The ‘Camp Diary’ provides an insight into the Bedfordshire Training Depot from 1914-16. Based on newspaper reports of the time.
October 1915 –An excellent spirit pervades the Camp – members of the Bedford Junior Unionist Association were entertained at the Sergeants’ Mess. Bandmaster Mr HE. Easton kindly arranged a capital programme of music.
Early on Saturday, October 2nd the Duke and Duchess of Bedford were in attendance to address the fifth draft. His Grace made a short speech counselling words of advice and encouragement. The 80 men, led by the Regimental Band, then passed through the ranks of their comrades amidst loud cheers and onto Ampthill Midland Station. The draft is enroute to Southampton and then France. Four hundred and thirty-six local men have now passed out of the Camp to do their duty for King and Country.
On Saturday 19th had a route march out via Ridgmont and Steppingley. Then on Thursday the chaps played football against the 2/1st Herefords. The Camp won this enjoyable game by 5-0. The game was not nearly so one-sided as the score might suggest.
October 1, 1915
October 8, 1915
October 25, 1915
News from the Front
News full of encouragement continues to reach the Camp from the former drafts who are in France. They have been in the thick of the recent fighting near Loos.
The Battle of Loos, Belgium – for four days our big guns bombarded a six-and-half mile front. Then on September 25, 1915 the British Expeditionary Force released an fearful cloud of gas and engaged in a major assault, supporting a larger French action to the South. The 2nd Bedfords were part of the ‘Big Push,’ intent on breaking through the German lines. Ampthill Park chaps were in the action – reports are starting to filter through.
Supporting the first attack, the 2nd Battalion moved across and over the former enemy front line with few casualties. B Company was on the left and D Company to the right, C Company in support, and A Company in reserve. The Bedfords began to advance across open ground behind the German frontline and came under a very heavy rifle fire. The Battalion now suffered severely but continued to rush forwards in small parties. Two platoons got a hundred yards in front of the Gun Trench, but being unsupported had to fall back in ones and twos. Second-Lieutenant Forward was killed and 7 officers wounded. Captain Hutchinson died from wounds later in the day. Casualties of other Ranks during 25.9.15 – 1.10.15. KILLED 45; MISSING 40; WOUNDED 270 – 355. Ampthill Park boys are among the dead and wounded; others have been gassed.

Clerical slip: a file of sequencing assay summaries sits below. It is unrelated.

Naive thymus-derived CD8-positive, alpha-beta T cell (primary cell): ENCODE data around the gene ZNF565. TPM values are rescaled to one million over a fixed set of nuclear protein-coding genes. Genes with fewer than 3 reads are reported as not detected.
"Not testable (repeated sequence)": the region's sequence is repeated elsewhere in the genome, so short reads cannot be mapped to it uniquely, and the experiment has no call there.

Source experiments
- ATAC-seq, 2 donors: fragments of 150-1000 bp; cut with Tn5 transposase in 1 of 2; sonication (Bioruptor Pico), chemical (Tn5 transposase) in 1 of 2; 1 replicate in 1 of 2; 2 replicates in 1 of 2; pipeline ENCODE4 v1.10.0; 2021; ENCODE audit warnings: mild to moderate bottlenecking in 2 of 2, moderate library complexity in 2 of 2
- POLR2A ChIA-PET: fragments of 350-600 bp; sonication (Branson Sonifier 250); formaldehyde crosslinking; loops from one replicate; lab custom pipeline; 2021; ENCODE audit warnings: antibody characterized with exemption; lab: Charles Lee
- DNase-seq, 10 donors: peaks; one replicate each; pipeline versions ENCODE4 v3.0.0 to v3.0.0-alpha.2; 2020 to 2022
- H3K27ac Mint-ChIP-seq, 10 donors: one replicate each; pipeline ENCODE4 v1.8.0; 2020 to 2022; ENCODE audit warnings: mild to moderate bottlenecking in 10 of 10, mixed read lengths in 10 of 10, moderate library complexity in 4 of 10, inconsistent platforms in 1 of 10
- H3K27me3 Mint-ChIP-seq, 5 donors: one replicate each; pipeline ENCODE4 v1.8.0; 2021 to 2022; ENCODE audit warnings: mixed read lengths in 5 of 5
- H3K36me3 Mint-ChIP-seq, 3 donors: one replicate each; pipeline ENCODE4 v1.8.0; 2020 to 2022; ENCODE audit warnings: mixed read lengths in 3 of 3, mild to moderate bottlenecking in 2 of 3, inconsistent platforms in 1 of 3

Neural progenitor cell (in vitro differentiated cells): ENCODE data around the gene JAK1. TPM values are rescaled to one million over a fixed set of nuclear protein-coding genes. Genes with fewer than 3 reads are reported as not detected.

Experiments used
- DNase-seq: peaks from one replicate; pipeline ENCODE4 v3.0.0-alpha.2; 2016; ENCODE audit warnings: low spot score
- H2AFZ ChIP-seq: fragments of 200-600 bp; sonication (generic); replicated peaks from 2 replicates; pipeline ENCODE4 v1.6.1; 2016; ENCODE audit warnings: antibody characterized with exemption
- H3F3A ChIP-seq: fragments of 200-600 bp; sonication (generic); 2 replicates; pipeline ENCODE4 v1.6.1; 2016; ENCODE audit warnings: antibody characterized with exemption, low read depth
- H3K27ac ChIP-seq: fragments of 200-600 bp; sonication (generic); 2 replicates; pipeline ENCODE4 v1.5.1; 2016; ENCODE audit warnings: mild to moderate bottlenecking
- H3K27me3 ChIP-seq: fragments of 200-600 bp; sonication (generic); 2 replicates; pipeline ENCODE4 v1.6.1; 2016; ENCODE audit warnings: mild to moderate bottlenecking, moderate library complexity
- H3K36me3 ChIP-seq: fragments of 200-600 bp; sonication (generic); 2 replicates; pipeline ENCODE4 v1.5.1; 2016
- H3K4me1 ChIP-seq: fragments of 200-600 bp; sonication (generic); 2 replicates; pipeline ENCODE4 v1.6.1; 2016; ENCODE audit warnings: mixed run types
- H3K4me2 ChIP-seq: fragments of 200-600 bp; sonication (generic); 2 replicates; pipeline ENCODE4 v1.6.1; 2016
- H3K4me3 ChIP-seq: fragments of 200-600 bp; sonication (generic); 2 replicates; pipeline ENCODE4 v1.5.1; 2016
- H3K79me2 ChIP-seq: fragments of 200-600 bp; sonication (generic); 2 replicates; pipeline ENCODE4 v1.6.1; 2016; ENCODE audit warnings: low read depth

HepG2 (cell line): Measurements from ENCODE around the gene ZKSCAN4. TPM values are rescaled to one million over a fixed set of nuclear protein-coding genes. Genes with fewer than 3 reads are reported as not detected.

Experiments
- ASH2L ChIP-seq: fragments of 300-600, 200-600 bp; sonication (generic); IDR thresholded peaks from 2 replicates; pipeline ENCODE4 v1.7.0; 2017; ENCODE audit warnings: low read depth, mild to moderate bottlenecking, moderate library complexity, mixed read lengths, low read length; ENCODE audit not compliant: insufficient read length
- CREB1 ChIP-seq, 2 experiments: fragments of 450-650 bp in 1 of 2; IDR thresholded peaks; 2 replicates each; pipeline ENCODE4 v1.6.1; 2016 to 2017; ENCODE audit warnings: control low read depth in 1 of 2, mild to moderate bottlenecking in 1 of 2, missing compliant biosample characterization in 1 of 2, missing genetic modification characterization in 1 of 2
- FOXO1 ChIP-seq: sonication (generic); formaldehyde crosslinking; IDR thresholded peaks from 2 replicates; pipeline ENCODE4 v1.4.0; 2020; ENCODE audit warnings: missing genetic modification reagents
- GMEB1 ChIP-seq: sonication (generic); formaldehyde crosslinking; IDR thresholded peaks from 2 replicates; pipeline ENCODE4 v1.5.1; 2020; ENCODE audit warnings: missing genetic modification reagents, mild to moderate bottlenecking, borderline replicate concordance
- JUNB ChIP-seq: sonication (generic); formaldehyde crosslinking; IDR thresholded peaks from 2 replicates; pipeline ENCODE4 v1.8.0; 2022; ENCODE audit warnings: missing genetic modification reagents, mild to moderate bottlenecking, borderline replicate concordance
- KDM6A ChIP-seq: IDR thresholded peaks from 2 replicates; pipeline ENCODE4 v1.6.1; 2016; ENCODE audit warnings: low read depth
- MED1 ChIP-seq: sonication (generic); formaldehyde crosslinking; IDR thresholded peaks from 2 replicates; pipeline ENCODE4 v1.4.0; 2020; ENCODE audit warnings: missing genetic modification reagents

A Funeral – on Wednesday, October 27th mourners gathered at Bedford Cemetery to lay Lance Corporal Southgate to rest. Walter was among the first men to join the Ampthill Camp in December 1914. In August he was drafted to the Front and was badly wounded at Loos on his first day in the trenches. Walter was cleared back to Folkestone Hospital where he succumbed four weeks later.
The Ampthill Camp was represented at the Funeral by 119 men, including a firing party, under the command of Captain Hon. Moubray St.John. The non-commissioned officers present included Company Sergeant Major Roberts, Company Quarter Master Sergeant Burke, Sergeant Norman and Sergeant Allen. There were many old comrades and friends of No. 2 Company in the ranks.
The coffin, which was drawn on a gun carriage, was draped with the Union Flag and was covered with wreathes. It was preceded by the Battalion Band who played a somber Dead March in “Saal”. The Rev. Canon Speck conducted an impressive service at the cemetery, where a large crowd gathered to pay a last tribute to a brave soldier and a beloved friend.
Source: Bedfordshire Times (October 22, 1915) as republished by Bedsatwar
The Bedfordshire Regiment 2nd Battalion War Diary provides a contemporary account of the Battalion at the Battle of Loos. The key dates are 25 September to 15 October 1915.
Loos was the first time the British used poison gas – 140 tonne of chlorine – which formed a blanket that lingered and drifted in no-man’s-land hampering the attack and contributing to British casualties.
Many of the Ampthill Park recruits would have been in action for the first time – imagine the men advancing into the dank cloud of gas each protected by a primitive hood, excitement mixed with fear. Emerging from the cover, German machine guns swept eagerly across the British line, the sound, the grim reality….
There were 61,000 British casualties at Loos; of these 7,766 men died. The British death toll exceeded any previous WWI battle. More about the Battle of Loos.
At the time family and friends back home would have heard little about what was happening at the Front. The Defence of The Realm Act 1914 meant that soldier’s letters home were censored and the Government only permitted a select few ‘accredited’ reporters access to the front. More about censorship.
The Bedfordshire Standard. The Bedfordshire Times & Independent. These original broadsheets are part of the Bedfordshire & Luton Archive.
Commonwealth War Graves Commission
RBL Roll of Honour
Imperial War Museum
Bedfordshire Regiment 2nd Battalion War Diary
Next installment to be published on 15 April 2016….
Text copyright S.Hartley (2015-)